Other recommendations to SBY, says the former member of the National Commission for Human Rights, include fully implementing Special Autonomy in Papua, both regionally and through the central government.

“Apart from this, the Corruption Eradication Commission (KPK) has to be visible in Papua and has to go to Papua because many Papuans are raising questions of Otsus’s accountability of funds. So it’s best if KPK has a presence here,” said Alfred.

Further, Albert is now a member of the National Commission on Human Rights (Komnas HAM); he was chief investigator with the Investigative Commission into Human Rights Violations in (KPP HAM) in Timor Leste, 1999, in Abepura 2000, and in Trisakti, Semanggi 1 and Semanggi 2 in 2001 in the capacity of chairman; as well as sitting as a member of the Presidential Advisory Council on Legal Rights and Human Affairs (Wantimpres) in January 2012.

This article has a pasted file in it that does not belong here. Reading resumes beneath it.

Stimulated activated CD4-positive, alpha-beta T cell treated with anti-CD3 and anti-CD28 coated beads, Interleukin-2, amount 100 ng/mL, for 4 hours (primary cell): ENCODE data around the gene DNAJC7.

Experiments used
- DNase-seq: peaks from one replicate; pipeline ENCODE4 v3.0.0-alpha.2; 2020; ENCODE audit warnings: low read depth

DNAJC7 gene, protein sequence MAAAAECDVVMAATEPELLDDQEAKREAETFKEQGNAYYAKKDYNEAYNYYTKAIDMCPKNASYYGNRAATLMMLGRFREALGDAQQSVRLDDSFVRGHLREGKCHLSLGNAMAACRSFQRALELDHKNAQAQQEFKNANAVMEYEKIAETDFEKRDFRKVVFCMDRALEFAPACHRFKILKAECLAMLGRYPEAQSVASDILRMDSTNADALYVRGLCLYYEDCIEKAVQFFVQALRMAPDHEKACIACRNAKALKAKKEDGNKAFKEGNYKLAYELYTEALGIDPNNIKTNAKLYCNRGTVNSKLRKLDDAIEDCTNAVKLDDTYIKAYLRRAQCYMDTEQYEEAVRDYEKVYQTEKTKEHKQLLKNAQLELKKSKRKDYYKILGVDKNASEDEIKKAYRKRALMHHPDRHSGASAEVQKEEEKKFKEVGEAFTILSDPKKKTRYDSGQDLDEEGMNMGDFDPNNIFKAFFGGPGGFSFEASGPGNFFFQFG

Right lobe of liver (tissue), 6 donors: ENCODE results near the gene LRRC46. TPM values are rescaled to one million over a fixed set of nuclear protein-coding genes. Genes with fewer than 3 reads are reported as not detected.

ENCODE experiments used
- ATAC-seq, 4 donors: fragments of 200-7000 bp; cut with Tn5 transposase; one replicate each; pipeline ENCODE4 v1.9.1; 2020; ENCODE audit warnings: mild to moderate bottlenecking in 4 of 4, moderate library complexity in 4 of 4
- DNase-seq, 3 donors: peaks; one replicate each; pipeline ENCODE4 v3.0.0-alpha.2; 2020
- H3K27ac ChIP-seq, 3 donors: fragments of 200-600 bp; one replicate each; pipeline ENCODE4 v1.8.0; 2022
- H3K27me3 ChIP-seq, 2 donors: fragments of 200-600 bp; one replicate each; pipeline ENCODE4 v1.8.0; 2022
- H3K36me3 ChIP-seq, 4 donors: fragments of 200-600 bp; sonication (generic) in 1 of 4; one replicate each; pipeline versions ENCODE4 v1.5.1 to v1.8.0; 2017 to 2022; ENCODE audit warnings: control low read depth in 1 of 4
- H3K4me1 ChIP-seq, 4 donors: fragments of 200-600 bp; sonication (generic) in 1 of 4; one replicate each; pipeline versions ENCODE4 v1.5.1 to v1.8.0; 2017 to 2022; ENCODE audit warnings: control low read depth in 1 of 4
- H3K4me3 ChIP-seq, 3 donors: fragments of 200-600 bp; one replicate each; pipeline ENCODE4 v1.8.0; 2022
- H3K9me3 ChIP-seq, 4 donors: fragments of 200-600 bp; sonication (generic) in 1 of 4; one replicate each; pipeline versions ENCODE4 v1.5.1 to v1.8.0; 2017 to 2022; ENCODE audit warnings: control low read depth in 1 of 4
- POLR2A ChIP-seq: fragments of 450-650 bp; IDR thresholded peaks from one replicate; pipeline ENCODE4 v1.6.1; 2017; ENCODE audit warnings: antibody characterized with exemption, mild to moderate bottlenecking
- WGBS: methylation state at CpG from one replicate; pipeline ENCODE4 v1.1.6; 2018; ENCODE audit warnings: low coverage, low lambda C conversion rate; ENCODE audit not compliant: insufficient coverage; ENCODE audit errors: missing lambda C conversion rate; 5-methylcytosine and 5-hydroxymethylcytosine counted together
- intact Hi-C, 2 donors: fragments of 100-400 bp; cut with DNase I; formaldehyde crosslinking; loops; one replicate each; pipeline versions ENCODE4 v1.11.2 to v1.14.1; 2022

As part of his visit to Papua representing Wantimpres, Albert met with both the Papuan government and the local Jayawijaya government. Among them, were the Papuan People’s Council (MRP), the papuan police chief, Kodam XVII Cenderawasih, and leaders of NGOs and churches. This visit was a follow-up from a meeting with Papuan community members at the Wantimpres office on the 3rd of July, 2012. (Jubi/Levi)
(Translated by West Papua Media volunteer translators)